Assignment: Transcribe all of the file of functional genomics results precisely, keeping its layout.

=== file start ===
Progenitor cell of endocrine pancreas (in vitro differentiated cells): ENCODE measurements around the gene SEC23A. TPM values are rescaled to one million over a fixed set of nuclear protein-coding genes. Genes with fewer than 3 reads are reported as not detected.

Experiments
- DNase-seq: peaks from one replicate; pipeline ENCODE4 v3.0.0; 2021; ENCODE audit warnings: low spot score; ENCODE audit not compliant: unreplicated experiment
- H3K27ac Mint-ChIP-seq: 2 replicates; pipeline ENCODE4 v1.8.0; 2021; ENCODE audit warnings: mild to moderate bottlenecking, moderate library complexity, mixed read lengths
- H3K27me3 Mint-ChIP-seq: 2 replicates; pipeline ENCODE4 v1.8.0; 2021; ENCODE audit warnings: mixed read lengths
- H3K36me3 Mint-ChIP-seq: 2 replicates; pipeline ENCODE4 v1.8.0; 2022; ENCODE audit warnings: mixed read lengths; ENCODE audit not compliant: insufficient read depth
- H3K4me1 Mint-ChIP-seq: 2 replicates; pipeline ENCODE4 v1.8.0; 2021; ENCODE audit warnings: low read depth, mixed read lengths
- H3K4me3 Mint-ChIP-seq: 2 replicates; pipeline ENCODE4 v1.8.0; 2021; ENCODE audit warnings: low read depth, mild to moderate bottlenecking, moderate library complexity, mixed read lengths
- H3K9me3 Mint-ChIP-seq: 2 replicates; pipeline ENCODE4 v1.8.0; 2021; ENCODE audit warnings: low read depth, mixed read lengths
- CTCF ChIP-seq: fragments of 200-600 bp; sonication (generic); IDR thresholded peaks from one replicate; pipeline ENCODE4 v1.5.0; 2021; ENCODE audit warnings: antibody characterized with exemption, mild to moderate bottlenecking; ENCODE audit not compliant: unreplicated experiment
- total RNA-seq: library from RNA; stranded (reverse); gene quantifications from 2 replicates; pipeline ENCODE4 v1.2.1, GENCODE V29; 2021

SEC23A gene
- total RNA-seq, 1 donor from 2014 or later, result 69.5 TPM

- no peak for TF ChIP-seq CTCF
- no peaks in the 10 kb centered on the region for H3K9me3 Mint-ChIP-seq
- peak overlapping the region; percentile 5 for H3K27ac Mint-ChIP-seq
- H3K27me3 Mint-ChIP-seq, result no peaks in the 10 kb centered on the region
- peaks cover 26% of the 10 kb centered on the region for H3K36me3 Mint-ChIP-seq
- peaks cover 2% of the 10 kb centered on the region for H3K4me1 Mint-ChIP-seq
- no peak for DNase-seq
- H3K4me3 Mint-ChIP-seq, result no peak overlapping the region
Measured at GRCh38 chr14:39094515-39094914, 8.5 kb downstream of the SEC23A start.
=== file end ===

Progenitor cell of endocrine pancreas (in vitro differentiated cells): ENCODE measurements around the gene SEC23A. TPM values are rescaled to one million over a fixed set of nuclear protein-coding genes. Genes with fewer than 3 reads are reported as not detected.

Experiments
- DNase-seq: peaks from one replicate; pipeline ENCODE4 v3.0.0; 2021; ENCODE audit warnings: low spot score; ENCODE audit not compliant: unreplicated experiment
- H3K27ac Mint-ChIP-seq: 2 replicates; pipeline ENCODE4 v1.8.0; 2021; ENCODE audit warnings: mild to moderate bottlenecking, moderate library complexity, mixed read lengths
- H3K27me3 Mint-ChIP-seq: 2 replicates; pipeline ENCODE4 v1.8.0; 2021; ENCODE audit warnings: mixed read lengths
- H3K36me3 Mint-ChIP-seq: 2 replicates; pipeline ENCODE4 v1.8.0; 2022; ENCODE audit warnings: mixed read lengths; ENCODE audit not compliant: insufficient read depth
- H3K4me1 Mint-ChIP-seq: 2 replicates; pipeline ENCODE4 v1.8.0; 2021; ENCODE audit warnings: low read depth, mixed read lengths
- H3K4me3 Mint-ChIP-seq: 2 replicates; pipeline ENCODE4 v1.8.0; 2021; ENCODE audit warnings: low read depth, mild to moderate bottlenecking, moderate library complexity, mixed read lengths
- H3K9me3 Mint-ChIP-seq: 2 replicates; pipeline ENCODE4 v1.8.0; 2021; ENCODE audit warnings: low read depth, mixed read lengths
- CTCF ChIP-seq: fragments of 200-600 bp; sonication (generic); IDR thresholded peaks from one replicate; pipeline ENCODE4 v1.5.0; 2021; ENCODE audit warnings: antibody characterized with exemption, mild to moderate bottlenecking; ENCODE audit not compliant: unreplicated experiment
- total RNA-seq: library from RNA; stranded (reverse); gene quantifications from 2 replicates; pipeline ENCODE4 v1.2.1, GENCODE V29; 2021

SEC23A gene
- total RNA-seq, 1 donor from 2014 or later, result 69.5 TPM

- no peak for TF ChIP-seq CTCF
- no peaks in the 10 kb centered on the region for H3K9me3 Mint-ChIP-seq
- peak overlapping the region; percentile 5 for H3K27ac Mint-ChIP-seq
- H3K27me3 Mint-ChIP-seq, result no peaks in the 10 kb centered on the region
- peaks cover 26% of the 10 kb centered on the region for H3K36me3 Mint-ChIP-seq
- peaks cover 2% of the 10 kb centered on the region for H3K4me1 Mint-ChIP-seq
- no peak for DNase-seq
- H3K4me3 Mint-ChIP-seq, result no peak overlapping the region
Measured at GRCh38 chr14:39094515-39094914, 8.5 kb downstream of the SEC23A start.